High-throughput underwater elemental analysis by μJ-laser-induced breakdown spectroscopy at kHz repetition rates: part I, ultrasound-enhanced optical emission spectroscopy towards application perspectives†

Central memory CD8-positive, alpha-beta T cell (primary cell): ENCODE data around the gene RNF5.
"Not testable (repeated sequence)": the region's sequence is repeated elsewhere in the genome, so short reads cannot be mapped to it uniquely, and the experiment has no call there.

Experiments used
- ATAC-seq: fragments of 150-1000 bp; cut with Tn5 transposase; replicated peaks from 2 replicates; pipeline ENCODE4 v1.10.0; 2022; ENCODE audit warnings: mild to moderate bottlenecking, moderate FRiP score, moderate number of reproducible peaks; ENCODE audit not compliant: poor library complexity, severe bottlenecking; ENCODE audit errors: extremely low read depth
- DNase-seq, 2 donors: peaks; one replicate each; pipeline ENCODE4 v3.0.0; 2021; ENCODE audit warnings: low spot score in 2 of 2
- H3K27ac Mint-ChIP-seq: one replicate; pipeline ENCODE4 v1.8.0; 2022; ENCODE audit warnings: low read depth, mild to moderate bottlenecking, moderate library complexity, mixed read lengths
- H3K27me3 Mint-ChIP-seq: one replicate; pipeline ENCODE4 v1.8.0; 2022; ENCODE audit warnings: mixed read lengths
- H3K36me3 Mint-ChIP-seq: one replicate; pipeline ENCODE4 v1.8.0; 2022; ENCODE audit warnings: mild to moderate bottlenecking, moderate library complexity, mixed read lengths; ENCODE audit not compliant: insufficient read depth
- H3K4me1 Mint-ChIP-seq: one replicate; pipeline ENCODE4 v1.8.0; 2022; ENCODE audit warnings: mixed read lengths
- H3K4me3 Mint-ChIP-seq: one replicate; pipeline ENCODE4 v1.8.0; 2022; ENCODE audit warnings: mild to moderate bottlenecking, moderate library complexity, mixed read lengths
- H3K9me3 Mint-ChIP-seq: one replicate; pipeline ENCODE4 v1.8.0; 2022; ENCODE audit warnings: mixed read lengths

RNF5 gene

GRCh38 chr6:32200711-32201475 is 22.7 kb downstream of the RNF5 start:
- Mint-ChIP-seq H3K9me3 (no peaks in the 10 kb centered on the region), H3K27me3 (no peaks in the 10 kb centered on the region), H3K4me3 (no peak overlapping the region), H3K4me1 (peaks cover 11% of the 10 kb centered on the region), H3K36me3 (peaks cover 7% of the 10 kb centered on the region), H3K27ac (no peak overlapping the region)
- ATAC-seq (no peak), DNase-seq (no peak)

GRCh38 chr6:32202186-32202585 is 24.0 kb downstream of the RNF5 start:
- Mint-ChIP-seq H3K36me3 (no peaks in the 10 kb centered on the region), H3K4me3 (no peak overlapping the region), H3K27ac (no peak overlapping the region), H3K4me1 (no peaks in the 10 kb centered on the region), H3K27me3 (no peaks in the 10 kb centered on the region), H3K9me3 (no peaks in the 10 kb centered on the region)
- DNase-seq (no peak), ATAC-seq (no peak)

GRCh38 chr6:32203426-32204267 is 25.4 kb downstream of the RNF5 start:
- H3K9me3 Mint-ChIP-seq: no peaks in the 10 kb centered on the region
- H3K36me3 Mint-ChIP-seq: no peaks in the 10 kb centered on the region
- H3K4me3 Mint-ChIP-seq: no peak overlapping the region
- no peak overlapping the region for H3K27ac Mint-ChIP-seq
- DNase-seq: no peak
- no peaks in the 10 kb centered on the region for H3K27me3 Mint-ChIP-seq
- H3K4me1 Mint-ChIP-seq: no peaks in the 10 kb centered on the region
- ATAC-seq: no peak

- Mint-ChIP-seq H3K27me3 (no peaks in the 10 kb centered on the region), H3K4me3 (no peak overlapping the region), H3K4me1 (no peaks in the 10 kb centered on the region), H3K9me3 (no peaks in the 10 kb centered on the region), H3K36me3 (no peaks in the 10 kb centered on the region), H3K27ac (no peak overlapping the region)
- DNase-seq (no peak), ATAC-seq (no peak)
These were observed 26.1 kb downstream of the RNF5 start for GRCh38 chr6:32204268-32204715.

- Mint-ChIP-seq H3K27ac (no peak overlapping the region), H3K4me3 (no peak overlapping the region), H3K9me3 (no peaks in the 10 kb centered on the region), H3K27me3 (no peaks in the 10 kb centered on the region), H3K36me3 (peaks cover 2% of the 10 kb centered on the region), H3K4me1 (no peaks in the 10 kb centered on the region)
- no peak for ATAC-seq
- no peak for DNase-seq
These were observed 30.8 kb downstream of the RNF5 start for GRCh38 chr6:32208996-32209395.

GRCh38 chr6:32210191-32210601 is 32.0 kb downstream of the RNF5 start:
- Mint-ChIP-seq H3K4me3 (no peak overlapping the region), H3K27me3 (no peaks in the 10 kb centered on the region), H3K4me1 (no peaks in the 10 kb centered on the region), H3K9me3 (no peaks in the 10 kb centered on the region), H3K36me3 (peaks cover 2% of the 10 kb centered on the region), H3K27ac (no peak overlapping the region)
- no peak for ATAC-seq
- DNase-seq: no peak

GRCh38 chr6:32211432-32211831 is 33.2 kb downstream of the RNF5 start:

In recent years, laser-induced breakdown spectroscopy (LIBS) has gained significant attention as a means for simple elemental analyses. The suitability of LIBS for contactless analysis allows it to be a perfect candidate for underwater applications. While the majority of LIBS systems still rely upon sub-kHz pulsed lasers, this contribution introduces 10s-kHz low pulse-energy lasers into underwater LIBS to improve the throughput and statistical validity. Interestingly, the spectral component significantly changed above a critical laser repetition-rate threshold. Spectral lines of atomic hydrogen and oxygen stemming from water become visible beyond a ∼10 kHz repetition rate. This observation suggests a different plasma dynamic compared to low repetition rates. When the pulse-to-pulse interval becomes sufficiently short, a cumulative effect begins to be significant. Apparently, the new phenomena occur on a timescale corresponding to a threshold rate of ∼10 kHz, i.e. ∼100 μs. Analytically, the high repetition rates result in improved statistical validity and throughput. More plasma events per unit time allowed the use of low efficiency Echelle spectrometers without compromising on the analytical performance. Meanwhile, the presence of H I and O I out of the water (as the matrix) also offers internal standardization in underwater elemental analysis. Since the laser fluence was on the lower edge of the plasma threshold, an additional ultrasound source was introduced to induce external perturbation, which significantly improved the plasma formation stability. A huge advantage of LIBS is the possibility of detecting almost all elements within a sample simultaneously. Throughout the periodic table, chlorine is one of the most challenging elements. Consequently, Ca2+ and Na+ were used as samples to demonstrate the capability of this high repetition-rate LIBS platform. As an ambitious benchmark for our system, chlorine detection in water was also discussed.